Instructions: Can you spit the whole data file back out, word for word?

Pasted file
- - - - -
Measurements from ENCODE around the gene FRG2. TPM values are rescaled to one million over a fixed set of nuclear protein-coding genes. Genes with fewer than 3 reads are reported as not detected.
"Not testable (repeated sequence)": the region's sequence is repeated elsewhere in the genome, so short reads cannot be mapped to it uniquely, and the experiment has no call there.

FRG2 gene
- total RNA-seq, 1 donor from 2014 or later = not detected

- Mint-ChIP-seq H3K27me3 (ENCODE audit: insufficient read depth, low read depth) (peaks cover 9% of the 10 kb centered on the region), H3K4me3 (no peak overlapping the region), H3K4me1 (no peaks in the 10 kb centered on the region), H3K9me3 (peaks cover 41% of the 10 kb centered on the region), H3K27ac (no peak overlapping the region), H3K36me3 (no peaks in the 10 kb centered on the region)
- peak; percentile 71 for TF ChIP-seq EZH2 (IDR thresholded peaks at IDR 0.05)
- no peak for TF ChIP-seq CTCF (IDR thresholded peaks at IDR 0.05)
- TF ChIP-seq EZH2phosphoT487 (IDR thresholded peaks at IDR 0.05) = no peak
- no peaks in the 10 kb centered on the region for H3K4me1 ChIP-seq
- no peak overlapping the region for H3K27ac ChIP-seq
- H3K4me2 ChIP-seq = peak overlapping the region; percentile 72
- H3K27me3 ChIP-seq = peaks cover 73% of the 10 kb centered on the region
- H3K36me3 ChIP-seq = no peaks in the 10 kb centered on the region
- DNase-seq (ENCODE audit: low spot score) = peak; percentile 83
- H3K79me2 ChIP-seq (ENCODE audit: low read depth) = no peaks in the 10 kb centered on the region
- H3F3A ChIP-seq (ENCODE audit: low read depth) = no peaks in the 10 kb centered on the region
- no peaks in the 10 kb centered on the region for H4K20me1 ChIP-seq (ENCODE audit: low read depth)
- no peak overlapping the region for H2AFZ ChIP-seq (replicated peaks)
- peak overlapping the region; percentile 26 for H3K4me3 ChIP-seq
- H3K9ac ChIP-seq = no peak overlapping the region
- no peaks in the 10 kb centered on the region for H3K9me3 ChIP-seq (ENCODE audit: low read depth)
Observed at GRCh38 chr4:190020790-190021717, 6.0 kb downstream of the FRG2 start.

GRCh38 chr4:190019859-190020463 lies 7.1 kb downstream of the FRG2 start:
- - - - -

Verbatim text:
Measurements from ENCODE around the gene FRG2. TPM values are rescaled to one million over a fixed set of nuclear protein-coding genes. Genes with fewer than 3 reads are reported as not detected.
"Not testable (repeated sequence)": the region's sequence is repeated elsewhere in the genome, so short reads cannot be mapped to it uniquely, and the experiment has no call there.

FRG2 gene
- total RNA-seq, 1 donor from 2014 or later = not detected

- Mint-ChIP-seq H3K27me3 (ENCODE audit: insufficient read depth, low read depth) (peaks cover 9% of the 10 kb centered on the region), H3K4me3 (no peak overlapping the region), H3K4me1 (no peaks in the 10 kb centered on the region), H3K9me3 (peaks cover 41% of the 10 kb centered on the region), H3K27ac (no peak overlapping the region), H3K36me3 (no peaks in the 10 kb centered on the region)
- peak; percentile 71 for TF ChIP-seq EZH2 (IDR thresholded peaks at IDR 0.05)
- no peak for TF ChIP-seq CTCF (IDR thresholded peaks at IDR 0.05)
- TF ChIP-seq EZH2phosphoT487 (IDR thresholded peaks at IDR 0.05) = no peak
- no peaks in the 10 kb centered on the region for H3K4me1 ChIP-seq
- no peak overlapping the region for H3K27ac ChIP-seq
- H3K4me2 ChIP-seq = peak overlapping the region; percentile 72
- H3K27me3 ChIP-seq = peaks cover 73% of the 10 kb centered on the region
- H3K36me3 ChIP-seq = no peaks in the 10 kb centered on the region
- DNase-seq (ENCODE audit: low spot score) = peak; percentile 83
- H3K79me2 ChIP-seq (ENCODE audit: low read depth) = no peaks in the 10 kb centered on the region
- H3F3A ChIP-seq (ENCODE audit: low read depth) = no peaks in the 10 kb centered on the region
- no peaks in the 10 kb centered on the region for H4K20me1 ChIP-seq (ENCODE audit: low read depth)
- no peak overlapping the region for H2AFZ ChIP-seq (replicated peaks)
- peak overlapping the region; percentile 26 for H3K4me3 ChIP-seq
- H3K9ac ChIP-seq = no peak overlapping the region
- no peaks in the 10 kb centered on the region for H3K9me3 ChIP-seq (ENCODE audit: low read depth)
Observed at GRCh38 chr4:190020790-190021717, 6.0 kb downstream of the FRG2 start.

GRCh38 chr4:190019859-190020463 lies 7.1 kb downstream of the FRG2 start: